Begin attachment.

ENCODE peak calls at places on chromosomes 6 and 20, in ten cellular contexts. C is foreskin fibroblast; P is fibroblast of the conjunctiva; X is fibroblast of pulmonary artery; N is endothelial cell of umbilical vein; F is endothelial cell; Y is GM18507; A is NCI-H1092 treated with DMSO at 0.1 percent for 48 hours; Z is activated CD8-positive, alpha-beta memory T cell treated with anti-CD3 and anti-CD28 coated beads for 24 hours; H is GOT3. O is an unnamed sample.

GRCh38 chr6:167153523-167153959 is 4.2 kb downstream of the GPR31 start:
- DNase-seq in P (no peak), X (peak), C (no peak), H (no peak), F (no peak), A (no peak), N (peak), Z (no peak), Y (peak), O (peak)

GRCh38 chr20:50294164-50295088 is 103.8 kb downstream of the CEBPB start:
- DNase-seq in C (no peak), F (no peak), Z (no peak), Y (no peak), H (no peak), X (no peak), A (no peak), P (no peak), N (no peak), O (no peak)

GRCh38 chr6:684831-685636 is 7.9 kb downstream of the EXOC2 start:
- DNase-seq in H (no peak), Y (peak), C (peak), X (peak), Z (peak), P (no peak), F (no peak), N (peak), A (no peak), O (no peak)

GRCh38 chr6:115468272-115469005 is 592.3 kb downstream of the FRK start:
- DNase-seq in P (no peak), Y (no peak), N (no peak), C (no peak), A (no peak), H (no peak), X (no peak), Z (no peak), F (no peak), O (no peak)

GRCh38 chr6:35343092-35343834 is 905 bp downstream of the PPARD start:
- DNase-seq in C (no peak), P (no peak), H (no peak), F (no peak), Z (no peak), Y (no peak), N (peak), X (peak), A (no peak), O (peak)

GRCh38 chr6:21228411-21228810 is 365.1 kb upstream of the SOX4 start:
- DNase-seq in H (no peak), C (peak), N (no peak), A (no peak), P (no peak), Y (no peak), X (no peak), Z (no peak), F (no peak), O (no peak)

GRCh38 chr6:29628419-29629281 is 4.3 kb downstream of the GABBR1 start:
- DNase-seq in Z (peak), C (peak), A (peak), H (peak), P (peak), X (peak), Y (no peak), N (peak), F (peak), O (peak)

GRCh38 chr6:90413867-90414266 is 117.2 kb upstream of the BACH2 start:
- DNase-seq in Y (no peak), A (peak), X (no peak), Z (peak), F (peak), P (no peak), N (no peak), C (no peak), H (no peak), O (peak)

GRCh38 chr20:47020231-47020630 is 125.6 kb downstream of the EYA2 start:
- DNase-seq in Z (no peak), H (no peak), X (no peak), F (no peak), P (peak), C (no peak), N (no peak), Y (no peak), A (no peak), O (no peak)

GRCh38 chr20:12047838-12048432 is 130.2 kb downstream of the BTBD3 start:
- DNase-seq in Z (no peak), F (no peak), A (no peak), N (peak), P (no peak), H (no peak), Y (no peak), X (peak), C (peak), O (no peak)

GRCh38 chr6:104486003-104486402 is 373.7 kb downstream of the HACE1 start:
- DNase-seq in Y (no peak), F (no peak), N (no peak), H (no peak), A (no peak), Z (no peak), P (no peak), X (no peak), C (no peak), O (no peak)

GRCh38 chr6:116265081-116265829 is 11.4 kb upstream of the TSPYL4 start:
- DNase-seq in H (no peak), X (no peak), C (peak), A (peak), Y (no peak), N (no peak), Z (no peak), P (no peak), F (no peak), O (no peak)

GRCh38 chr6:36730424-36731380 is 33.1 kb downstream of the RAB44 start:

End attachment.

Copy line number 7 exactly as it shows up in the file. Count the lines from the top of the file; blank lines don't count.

- DNase-seq in H (no peak), Y (peak), C (peak), X (peak), Z (peak), P (no peak), F (no peak), N (peak), A (no peak), O (no peak)